It’s important to determine which hard and soft skills to include in your resume. But it’s equally important to know how to communicate them effectively.

How do you determine which skills to highlight and which skills to leave off?

Can you communicate your accomplishments concisely and simply so that they will be understood by recruiters and hiring managers alike?

The get the most accurate and relevant information for this article, I interviewed several senior technical hiring managers at top Silicon Valley companies like Google and Lockheed Martin. Their advice is culminated into the following top three tips below:

Tip Number One: Find a good balance

The hiring managers I interviewed screen thousands of resumes per year. One common resume mistake they see is that candidates’ resumes are either too long or do not have enough details that convey their most significant accomplishments. Therefore, it’s important to strike a balance in terms of having enough detail, but not including too much information.

To make this process easier I recommend tailoring a different resume to every position you apply for. This can seem daunting initially. However, once you’ve got a well-written draft of your resume that’s targeted to your field, you can simply do a “save as” each time you apply for a new position.

Use the job description as your guide in terms of determining which information to include and what to leave off. Highlight keywords from the job announcement and make sure they are sprinkled throughout your document.

Tip Number Two: Choose the best layout

A recent study by JobScan revealed that roughly 98% of Fortune 500 companies, roughly 60% of large companies, and 30% of small companies use ATS, or Applicant Tracking Software, to filter resumes. In other words, your resume will most likely be scanned initially by a robot instead of a human.

Using elements like columns, borders, fancy fonts, and text boxes can make your resume look stylish and pretty, but they also make it incredibly hard for a machine to read your document. Information can therefore become jumbled and unrecognizable. Therefore, it’s best to stick with a simple ATS-friendly resume template and keep the graphics to a minimum.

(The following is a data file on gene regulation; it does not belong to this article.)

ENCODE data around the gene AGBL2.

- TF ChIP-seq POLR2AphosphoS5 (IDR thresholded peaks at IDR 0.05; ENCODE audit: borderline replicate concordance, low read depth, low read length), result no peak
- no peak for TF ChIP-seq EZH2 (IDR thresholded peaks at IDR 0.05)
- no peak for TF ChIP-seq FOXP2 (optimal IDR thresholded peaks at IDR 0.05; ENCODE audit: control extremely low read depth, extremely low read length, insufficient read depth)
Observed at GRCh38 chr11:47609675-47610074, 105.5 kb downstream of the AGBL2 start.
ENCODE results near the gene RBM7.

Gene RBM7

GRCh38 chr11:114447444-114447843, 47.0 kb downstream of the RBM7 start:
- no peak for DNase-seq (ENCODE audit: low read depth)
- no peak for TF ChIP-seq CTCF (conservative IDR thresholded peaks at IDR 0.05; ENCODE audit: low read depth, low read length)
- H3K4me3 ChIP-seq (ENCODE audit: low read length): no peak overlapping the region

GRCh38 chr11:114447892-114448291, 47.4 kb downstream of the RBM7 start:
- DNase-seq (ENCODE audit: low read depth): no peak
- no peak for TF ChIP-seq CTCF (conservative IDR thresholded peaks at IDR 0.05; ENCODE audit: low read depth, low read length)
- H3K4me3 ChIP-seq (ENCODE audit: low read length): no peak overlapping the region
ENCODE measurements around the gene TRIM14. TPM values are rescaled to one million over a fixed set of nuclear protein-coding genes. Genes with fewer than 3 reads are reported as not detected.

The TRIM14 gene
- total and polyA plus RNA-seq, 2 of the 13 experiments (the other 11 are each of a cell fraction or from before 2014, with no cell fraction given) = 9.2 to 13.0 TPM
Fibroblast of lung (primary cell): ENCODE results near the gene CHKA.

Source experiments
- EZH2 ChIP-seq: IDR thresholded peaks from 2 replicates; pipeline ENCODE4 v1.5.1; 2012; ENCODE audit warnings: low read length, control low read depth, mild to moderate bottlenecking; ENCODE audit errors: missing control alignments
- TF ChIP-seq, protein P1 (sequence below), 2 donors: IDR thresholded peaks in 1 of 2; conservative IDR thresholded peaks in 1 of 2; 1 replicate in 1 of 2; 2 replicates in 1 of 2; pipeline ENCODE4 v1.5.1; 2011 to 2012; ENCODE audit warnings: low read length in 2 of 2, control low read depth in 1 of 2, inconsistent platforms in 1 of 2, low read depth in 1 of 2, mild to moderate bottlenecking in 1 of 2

See related, Is Your Resume ATS-Friendly?

Tip Number Three: Craft effective resume categories

Hiring managers spend roughly six seconds scanning your resume, so it’s critical that you organize your document strategically. I’ve outlined the most common resume categories below and what they should entail:

Objective 

Whether or not you include an objective statements is ultimately up to you. Some hiring managers think they’re antiquated. Hiring managers I spoke with at Google and Lockheed said that they are okay with objective statements, as long as candidates use them effectively.

It’s important to first understand why you might want to use an objective statement. One reason could be that you’re switching careers and you want to highlight transferable skills. For example, “To obtain an assistant instructor position at XYZ University using my skills in software development and project management.”

An objective statement can also be useful when you are seeking a very specific type of technical position. For example, “To utilize my technical, analytical, and communication skills in leading cutting-edge projects as a Systems Architect.”

If you are simply including an objective to take up space or communicate what you hope to gain from a job (i.e. “Seeking a challenging position where I can learn and grow”) it’s probably best to omit it and focus on writing a strong profile or summary (see below).

Summary

The summary or professional profile is a category that typically goes underneath your contact information. You can use this category to showcase your job title and / or a brief snapshot of your skills, credentials, and achievements as they relate to the job for which you are applying. You can also title this category “Summary of Qualifications” or “Highlights of Qualifications.”

Here’s an example of a well-written summary:

“Results-oriented Systems Engineer with over seven years of aerospace industry experience. Technical leader with proven track record of creative problem-solving and successfully taking products from concept to reality. Unique ability to grasp and break down complex systems and distill information clearly and concisely, both verbally and in writing. Takes initiative to identify and alleviate technical gaps in order to execute plans and exceed program objectives.”

Technical Skills

Rather than listing every skill you’ve ever learned on your resume, you should only include the skills which are needed for the particular job for which you are applying. How do you accomplish this? It’s simple: print out the job description and highlight all of the skills that are listed. Next, you can create specific categories within your “Skills” section that reflect this information (for example, “Languages” and “Applications” and “Programming”).